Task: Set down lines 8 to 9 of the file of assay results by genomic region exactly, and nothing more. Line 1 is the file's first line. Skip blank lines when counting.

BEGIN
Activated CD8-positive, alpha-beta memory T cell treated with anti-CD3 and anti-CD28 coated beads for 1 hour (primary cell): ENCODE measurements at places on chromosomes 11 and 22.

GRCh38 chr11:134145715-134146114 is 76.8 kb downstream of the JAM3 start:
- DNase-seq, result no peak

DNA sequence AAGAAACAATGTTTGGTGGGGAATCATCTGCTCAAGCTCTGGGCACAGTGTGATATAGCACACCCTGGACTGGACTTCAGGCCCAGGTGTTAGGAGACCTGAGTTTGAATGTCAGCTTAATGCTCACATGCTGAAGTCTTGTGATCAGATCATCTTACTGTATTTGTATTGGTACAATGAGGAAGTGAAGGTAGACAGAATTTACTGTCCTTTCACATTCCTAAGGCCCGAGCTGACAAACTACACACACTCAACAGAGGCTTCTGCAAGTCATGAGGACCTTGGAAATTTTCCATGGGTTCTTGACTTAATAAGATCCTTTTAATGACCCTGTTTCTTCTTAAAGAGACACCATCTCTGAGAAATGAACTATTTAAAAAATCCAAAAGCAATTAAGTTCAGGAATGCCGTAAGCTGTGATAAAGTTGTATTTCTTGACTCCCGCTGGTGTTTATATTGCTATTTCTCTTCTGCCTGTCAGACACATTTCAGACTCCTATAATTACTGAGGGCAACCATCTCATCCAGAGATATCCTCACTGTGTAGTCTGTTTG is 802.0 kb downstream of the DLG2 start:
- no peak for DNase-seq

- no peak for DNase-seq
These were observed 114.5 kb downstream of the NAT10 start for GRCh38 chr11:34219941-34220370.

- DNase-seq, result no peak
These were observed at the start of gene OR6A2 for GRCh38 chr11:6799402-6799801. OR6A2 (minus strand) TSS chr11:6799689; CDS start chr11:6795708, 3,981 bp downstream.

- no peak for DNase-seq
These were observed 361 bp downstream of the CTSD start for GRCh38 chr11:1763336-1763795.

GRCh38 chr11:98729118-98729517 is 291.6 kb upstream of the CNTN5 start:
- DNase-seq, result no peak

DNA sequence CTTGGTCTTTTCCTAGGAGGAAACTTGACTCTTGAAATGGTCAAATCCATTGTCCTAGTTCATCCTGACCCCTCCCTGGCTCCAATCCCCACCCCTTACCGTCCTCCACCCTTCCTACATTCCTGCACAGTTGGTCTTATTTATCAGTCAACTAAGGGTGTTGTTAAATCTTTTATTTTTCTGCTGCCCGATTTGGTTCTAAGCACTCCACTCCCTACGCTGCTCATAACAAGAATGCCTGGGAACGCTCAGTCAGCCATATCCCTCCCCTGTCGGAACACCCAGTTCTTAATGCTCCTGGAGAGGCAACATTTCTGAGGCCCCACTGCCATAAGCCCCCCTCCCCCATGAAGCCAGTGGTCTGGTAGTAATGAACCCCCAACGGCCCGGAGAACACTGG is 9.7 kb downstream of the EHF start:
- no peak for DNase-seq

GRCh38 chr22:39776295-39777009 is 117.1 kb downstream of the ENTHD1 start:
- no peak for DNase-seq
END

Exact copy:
- DNase-seq, result no peak
These were observed at the start of gene OR6A2 for GRCh38 chr11:6799402-6799801. OR6A2 (minus strand) TSS chr11:6799689; CDS start chr11:6795708, 3,981 bp downstream.